Friday, March 30, 2007

My current research interest is interpreting and contextualizing Charny's yet-untranslated questions on the laws of arms related to war (I've translated those related to jousts and tournaments in my book with the title, Jousts and Tournaments (see sidebar)).

The problem with contextualizing the war questions is finding actual legistlation or commentary on the rights and responsibilities of "men at arms" in the late Middle Ages. I want to do more than say, "this is what Keen (in his 1965 book Laws of War in the Late Middle Ages) said," again and again. Great book, but after 40 years I ought to be able to add something.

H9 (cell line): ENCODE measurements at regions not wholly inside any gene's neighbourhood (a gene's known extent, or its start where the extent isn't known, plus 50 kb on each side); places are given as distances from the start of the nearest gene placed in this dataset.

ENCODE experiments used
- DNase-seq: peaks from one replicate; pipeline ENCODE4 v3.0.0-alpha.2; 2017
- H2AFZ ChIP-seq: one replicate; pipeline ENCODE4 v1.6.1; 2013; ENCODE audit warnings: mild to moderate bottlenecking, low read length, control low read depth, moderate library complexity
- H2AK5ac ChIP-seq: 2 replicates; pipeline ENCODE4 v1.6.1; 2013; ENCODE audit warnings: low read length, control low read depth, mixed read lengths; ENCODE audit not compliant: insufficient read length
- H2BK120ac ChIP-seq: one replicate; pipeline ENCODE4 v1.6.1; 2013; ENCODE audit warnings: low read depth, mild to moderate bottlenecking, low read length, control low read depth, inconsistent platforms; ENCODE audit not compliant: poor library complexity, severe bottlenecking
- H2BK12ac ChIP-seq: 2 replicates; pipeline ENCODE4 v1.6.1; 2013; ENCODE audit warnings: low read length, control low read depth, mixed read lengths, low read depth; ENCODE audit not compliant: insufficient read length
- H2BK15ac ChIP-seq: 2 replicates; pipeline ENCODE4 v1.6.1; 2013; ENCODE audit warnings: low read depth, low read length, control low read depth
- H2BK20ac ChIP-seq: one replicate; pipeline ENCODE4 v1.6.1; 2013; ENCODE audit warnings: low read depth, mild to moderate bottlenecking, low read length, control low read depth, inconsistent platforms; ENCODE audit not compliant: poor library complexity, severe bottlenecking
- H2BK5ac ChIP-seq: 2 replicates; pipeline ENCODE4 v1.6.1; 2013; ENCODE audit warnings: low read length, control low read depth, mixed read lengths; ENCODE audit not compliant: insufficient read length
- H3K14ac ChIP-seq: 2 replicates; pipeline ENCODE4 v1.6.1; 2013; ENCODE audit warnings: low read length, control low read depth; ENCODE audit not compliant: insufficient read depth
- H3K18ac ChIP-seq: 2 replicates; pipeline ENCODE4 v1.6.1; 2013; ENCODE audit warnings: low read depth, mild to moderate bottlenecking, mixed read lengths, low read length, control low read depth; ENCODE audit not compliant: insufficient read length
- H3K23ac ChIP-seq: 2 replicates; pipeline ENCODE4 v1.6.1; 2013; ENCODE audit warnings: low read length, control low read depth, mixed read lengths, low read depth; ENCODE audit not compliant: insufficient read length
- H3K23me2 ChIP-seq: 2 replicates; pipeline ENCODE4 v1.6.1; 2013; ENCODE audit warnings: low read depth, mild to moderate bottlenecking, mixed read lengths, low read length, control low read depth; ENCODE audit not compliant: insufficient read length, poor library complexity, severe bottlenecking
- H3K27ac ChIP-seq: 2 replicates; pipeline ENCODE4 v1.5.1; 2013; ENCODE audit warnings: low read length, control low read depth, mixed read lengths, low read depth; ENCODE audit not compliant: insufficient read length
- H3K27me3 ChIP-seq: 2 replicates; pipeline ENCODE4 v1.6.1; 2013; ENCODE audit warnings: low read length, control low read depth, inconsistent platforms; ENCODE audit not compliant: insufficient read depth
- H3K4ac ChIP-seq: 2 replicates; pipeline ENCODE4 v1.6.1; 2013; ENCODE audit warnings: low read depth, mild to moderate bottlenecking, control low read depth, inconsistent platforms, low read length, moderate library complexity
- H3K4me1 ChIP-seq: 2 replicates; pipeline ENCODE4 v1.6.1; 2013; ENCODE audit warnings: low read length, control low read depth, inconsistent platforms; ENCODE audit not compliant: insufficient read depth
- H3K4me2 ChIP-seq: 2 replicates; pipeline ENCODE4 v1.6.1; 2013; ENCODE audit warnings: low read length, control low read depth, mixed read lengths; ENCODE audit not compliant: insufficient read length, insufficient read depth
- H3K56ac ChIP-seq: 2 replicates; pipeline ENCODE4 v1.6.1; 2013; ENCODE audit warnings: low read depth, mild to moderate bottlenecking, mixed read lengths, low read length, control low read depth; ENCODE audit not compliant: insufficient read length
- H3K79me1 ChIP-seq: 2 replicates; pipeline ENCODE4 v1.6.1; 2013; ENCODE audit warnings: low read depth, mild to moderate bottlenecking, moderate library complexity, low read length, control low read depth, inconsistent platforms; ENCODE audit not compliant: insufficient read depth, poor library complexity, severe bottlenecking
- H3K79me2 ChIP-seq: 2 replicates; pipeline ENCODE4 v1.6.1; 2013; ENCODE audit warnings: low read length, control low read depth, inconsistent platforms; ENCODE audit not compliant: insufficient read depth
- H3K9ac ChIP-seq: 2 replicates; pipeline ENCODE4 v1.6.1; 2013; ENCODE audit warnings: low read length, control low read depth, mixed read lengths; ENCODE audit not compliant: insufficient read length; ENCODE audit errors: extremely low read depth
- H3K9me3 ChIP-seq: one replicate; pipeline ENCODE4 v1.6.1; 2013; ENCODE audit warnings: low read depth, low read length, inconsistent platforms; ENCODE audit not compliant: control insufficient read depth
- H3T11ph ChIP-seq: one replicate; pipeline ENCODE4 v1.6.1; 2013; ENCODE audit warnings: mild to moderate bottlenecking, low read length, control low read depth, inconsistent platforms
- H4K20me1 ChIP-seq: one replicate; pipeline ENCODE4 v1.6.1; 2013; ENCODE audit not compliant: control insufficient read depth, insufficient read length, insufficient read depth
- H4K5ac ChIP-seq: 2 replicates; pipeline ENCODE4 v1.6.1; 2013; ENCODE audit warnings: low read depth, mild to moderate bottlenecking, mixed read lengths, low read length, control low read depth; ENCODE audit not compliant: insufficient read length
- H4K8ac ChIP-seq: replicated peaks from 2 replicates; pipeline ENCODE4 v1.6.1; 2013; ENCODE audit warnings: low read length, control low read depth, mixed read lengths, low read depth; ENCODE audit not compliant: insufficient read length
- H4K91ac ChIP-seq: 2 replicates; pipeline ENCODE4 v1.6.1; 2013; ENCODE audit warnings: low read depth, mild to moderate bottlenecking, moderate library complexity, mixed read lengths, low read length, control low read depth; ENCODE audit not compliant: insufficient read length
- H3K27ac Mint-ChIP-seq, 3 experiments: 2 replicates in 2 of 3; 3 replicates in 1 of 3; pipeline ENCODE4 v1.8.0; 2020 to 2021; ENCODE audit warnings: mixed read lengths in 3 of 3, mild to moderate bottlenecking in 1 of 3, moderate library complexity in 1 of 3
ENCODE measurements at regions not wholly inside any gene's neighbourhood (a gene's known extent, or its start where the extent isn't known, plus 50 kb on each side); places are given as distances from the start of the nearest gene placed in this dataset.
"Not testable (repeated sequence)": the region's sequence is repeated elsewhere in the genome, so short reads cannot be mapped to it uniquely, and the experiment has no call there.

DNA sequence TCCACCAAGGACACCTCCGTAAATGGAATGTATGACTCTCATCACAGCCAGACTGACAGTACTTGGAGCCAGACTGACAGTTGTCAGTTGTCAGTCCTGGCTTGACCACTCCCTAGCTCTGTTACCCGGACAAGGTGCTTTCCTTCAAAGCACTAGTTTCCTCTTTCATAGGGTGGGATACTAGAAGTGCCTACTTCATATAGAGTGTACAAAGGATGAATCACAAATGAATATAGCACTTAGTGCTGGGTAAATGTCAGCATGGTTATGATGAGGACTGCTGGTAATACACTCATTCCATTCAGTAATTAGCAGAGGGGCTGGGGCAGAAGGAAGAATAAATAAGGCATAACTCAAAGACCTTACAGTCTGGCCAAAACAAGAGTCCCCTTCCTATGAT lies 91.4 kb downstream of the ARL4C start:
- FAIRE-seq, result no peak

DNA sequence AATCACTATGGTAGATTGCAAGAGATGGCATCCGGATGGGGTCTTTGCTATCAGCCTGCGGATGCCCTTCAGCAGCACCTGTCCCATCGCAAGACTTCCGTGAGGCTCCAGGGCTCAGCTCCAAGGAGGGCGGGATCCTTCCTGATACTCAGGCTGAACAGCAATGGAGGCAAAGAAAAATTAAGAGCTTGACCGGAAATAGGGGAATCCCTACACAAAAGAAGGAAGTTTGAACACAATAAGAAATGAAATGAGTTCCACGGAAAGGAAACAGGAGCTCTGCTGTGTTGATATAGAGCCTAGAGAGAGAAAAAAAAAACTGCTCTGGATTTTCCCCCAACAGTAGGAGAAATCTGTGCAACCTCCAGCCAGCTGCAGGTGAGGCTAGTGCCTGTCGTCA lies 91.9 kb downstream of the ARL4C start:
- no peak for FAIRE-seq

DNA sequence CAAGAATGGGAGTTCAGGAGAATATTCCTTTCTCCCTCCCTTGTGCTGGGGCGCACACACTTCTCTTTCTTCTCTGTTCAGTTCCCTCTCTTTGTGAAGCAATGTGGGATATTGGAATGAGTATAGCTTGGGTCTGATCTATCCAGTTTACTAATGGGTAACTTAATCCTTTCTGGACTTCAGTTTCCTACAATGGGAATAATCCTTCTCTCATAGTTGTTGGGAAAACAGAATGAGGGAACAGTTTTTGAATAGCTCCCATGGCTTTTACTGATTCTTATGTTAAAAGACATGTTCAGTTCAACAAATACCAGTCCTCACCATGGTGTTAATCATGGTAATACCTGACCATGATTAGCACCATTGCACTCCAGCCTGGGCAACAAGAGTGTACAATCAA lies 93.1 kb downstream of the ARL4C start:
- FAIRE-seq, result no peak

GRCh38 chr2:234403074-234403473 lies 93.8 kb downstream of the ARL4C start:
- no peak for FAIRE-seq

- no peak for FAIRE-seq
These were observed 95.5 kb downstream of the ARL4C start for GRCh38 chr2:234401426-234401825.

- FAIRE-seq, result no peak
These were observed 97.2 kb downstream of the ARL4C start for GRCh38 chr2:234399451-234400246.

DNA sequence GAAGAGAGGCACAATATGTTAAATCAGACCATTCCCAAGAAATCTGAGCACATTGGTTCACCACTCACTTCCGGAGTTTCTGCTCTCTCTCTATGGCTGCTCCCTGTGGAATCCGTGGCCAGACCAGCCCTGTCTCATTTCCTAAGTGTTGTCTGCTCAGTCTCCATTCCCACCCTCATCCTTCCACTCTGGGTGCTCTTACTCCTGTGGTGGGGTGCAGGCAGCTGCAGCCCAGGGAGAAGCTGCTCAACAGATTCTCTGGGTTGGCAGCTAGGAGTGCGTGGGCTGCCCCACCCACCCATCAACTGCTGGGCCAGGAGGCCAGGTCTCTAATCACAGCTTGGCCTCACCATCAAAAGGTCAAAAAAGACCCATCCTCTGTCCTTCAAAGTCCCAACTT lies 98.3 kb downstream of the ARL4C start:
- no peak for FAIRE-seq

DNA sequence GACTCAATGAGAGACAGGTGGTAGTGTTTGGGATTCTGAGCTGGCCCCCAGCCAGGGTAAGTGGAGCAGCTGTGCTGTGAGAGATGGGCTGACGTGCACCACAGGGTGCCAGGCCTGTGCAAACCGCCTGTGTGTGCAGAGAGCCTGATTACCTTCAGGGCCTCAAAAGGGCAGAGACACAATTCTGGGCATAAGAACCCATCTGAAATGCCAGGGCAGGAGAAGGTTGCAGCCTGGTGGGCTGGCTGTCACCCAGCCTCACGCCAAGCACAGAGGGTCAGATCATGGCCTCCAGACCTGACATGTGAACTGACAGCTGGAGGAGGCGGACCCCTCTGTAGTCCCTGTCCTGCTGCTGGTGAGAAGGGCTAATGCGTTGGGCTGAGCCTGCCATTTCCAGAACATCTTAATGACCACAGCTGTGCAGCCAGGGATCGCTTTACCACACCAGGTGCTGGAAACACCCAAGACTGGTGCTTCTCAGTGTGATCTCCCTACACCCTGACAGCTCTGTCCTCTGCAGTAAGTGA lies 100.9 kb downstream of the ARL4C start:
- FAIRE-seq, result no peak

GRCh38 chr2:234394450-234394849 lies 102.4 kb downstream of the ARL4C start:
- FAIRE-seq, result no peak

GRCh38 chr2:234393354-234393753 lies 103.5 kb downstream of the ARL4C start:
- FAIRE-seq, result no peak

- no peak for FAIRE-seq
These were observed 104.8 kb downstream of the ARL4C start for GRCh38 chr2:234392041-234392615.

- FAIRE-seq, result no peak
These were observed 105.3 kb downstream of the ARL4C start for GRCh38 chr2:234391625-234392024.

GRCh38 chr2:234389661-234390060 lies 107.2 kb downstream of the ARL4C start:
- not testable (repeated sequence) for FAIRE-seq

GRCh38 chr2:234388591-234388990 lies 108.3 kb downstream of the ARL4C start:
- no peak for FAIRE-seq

Today I finished reading Terry Jones' Chaucer's Knight (I'll comment on that later), and found that he's quoted repeatedly from a 19th century book by Ercole Ricotti, Storia delle Compagnie di Ventura in Italia, a massive work that includes a number of regulations of mercenary companies in the pay of various cities.

Hooray! An academic library in Canada has this book and Inter-Library Loan has already got my request.

Image:
The arms of the Visconti family, important players in the wars of Italy. This came from a site called Paradox Place, which has many big pictures of medieval and Renaissance Italian art.

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